Tolerant Machine Learning for Deficient Training Data
While supervised machine learning methods have shown great potential for automating time-consuming manual data classification tasks, their application is often hindered by deficiencies in training datasets that degrade model accuracy. This thesis proposes tolerant machine learning methods that can be applied despite common training data deficiencies. By enabling users to derive value proportional to data quality, tolerant machine learning makes exploring new machine learning applications more cost-effective.
The first training data deficiency addressed by this thesis is a lack of class labels for training data, including when the set of possible classes is unknown. Prior work in the weak supervision paradigm of data programming has sought to provide large quantities of data labels through user-defined heuristic labelling functions. Despite the development of methods to assist users in defining such functions, users must still have a small labelled dataset or at least upfront knowledge of the set of possible classes. The Witan algorithm proposed in this thesis can suggest labelling functions without any initial supervision, supporting the user to discover classes progressively. Experiments with binary and multi-class datasets demonstrate Witan's competitive efficiency and accuracy compared to alternative labelling methods, despite its lack of supervision.
The second training data deficiency addressed by this thesis is the problem of dataset shift, where the data distribution of the training dataset differs from that of a target population. Dataset shift is a challenging yet expected problem when estimating the prevalences of classes in different target samples - so-called quantification. Existing quantification methods make strong assumptions on the nature of dataset shift that may not hold in practice. This thesis proposes a Gain-Some-Lose-Some (GSLS) quantification model that is experimentally demonstrated to provide more reliable quantification prediction intervals than existing methods under more general conditions of shift. GSLS is integrated into a decision tree for dynamically selecting an appropriate quantification method for a given target sample. Selection by a Kolmogorov-Smirnov test for any shift followed by a newly proposed "Adjusted Kolmogorov-Smirnov" test for non-prior shift is found to best balance quantification and runtime performance. Additionally, a framework is presented for constraining quantification prediction intervals to user-specified limits by requesting class labels from the user for smaller sets of instances than would be required with rejection of classifications based on confidence scores alone.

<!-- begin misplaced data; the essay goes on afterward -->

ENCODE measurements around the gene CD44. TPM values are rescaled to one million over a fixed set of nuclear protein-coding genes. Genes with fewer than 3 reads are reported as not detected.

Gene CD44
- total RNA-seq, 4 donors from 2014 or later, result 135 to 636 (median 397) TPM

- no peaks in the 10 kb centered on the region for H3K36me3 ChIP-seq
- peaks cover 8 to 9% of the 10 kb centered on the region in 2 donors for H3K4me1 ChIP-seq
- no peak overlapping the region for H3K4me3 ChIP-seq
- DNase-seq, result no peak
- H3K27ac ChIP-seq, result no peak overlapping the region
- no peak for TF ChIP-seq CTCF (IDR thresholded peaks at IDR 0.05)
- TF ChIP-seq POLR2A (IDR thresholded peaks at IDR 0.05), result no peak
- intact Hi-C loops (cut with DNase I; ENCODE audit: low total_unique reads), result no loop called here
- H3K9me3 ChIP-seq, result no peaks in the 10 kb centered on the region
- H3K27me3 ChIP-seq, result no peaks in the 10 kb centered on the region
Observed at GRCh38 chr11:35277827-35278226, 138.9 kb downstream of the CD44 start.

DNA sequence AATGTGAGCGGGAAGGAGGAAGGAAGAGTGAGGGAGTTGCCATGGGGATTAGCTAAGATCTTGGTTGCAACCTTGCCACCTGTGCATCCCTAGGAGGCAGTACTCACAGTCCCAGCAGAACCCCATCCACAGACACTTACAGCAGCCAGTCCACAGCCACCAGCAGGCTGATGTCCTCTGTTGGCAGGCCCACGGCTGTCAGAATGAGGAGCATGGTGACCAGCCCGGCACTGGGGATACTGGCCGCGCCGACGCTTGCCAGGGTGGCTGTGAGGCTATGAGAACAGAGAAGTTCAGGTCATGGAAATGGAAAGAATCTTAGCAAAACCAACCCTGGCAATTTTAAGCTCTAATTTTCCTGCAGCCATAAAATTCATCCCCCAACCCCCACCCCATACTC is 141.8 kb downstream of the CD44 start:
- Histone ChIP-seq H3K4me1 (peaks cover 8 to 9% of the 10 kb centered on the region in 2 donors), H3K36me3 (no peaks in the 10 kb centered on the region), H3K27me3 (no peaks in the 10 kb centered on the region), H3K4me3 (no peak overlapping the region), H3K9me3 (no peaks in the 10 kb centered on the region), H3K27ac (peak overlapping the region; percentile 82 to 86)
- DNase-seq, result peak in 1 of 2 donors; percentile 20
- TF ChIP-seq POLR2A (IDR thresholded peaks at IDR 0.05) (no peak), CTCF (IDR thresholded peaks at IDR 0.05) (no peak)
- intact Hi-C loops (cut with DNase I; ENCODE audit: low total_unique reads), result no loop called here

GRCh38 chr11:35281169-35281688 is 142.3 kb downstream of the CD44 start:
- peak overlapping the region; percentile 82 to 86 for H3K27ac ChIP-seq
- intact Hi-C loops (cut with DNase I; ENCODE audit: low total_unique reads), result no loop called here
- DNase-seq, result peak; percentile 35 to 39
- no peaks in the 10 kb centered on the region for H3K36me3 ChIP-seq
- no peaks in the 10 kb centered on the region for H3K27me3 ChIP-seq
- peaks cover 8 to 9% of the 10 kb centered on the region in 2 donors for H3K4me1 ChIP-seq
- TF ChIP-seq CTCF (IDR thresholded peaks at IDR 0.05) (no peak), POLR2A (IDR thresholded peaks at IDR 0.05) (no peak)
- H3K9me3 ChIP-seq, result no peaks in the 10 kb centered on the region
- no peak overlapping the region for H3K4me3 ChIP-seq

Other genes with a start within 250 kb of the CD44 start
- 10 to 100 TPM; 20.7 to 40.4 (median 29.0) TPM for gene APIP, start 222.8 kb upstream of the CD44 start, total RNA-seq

The third and final training data deficiency addressed by this thesis is the problem of class noise. When a class noise process distorts the relationships between input features and class labels or true class values, a classifier should reject instances for which it cannot provide a confident classification. This thesis demonstrates how the popular model-agnostic confidence-thresholding rejection method does not leverage relationships between input features and class noise. A novel model-agnostic null-labelling rejection method is proposed to learn such relationships, and an experimental evaluation demonstrates its ability to achieve a significantly better trade-off between classification error and the rate of rejection under an evaluation framework that unifies prior theories for combining rejecting-classifiers. Additionally, null-labelling is demonstrated to enable users to understand relationships between input features and regions of class noise, allowing them to identify and potentially address sources of noise.
Finally, a software architecture is presented that combines all of the presented methods for addressing training data deficiencies. The architecture demonstrates a tolerant machine learning system with minimal data quality requirements, allowing users to start deriving value from their data with less upfront effort.